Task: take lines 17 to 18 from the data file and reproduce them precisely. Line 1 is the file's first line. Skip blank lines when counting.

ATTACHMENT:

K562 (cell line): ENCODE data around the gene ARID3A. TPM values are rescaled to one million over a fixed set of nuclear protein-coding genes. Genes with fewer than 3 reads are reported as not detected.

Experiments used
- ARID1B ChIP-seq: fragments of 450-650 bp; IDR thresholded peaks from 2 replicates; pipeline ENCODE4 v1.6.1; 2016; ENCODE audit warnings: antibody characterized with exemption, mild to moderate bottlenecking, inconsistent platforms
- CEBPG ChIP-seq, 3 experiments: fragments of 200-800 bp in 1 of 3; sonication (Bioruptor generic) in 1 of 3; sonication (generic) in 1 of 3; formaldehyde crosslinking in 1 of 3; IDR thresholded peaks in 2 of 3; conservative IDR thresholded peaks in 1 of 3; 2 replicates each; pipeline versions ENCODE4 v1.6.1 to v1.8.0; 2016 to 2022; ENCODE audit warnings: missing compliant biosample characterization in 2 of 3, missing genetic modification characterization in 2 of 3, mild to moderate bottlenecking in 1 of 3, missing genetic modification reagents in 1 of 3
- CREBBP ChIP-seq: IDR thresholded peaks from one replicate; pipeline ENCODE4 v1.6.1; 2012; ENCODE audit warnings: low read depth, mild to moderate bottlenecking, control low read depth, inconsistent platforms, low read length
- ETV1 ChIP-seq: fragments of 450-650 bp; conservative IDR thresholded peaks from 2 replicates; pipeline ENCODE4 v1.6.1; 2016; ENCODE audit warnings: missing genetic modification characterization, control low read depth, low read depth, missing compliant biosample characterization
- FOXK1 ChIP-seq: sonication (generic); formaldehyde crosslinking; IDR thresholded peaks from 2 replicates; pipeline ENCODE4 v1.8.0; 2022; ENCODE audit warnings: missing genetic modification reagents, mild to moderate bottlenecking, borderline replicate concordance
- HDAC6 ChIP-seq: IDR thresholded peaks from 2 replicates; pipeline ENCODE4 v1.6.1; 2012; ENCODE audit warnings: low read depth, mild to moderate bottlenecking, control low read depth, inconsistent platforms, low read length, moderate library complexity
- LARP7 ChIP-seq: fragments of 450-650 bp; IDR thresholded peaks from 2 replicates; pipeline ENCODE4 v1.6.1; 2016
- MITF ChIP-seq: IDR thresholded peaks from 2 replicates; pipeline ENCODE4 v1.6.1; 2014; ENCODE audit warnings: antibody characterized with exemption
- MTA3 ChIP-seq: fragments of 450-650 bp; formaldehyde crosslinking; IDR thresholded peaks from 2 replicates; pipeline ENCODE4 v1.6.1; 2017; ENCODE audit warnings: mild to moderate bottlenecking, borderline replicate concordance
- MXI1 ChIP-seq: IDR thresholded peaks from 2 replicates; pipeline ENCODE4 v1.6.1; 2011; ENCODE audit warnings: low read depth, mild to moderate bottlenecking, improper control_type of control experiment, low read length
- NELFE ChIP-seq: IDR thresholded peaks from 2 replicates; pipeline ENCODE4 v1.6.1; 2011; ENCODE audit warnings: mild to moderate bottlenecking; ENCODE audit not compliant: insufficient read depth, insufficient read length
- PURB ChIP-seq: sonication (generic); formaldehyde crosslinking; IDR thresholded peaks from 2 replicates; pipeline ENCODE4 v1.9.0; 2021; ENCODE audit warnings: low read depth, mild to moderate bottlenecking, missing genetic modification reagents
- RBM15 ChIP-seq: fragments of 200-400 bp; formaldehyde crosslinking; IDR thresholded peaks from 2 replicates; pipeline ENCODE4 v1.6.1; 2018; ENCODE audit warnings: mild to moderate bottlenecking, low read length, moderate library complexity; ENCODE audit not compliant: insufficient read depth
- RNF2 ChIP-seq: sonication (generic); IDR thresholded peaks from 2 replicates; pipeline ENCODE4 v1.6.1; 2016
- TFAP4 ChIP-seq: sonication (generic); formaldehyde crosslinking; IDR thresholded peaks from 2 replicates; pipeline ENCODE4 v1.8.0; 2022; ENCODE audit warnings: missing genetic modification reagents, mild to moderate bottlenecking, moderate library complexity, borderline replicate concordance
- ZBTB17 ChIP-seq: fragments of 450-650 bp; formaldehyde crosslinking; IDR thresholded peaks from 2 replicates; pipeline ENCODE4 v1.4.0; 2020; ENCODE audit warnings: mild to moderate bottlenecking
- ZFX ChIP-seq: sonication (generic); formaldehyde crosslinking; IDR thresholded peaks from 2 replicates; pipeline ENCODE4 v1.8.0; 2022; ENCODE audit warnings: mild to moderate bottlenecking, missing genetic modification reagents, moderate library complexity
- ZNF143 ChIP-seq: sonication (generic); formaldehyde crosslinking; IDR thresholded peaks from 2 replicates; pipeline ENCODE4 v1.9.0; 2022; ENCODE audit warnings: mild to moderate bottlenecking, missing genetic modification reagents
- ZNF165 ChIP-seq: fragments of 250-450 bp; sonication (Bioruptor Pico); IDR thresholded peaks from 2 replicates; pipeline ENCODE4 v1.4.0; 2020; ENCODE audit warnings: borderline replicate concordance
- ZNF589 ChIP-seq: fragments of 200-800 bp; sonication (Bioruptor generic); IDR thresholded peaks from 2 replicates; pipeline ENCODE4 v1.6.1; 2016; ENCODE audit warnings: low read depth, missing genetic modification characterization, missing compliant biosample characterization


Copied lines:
- TFAP4 ChIP-seq: sonication (generic); formaldehyde crosslinking; IDR thresholded peaks from 2 replicates; pipeline ENCODE4 v1.8.0; 2022; ENCODE audit warnings: missing genetic modification reagents, mild to moderate bottlenecking, moderate library complexity, borderline replicate concordance
- ZBTB17 ChIP-seq: fragments of 450-650 bp; formaldehyde crosslinking; IDR thresholded peaks from 2 replicates; pipeline ENCODE4 v1.4.0; 2020; ENCODE audit warnings: mild to moderate bottlenecking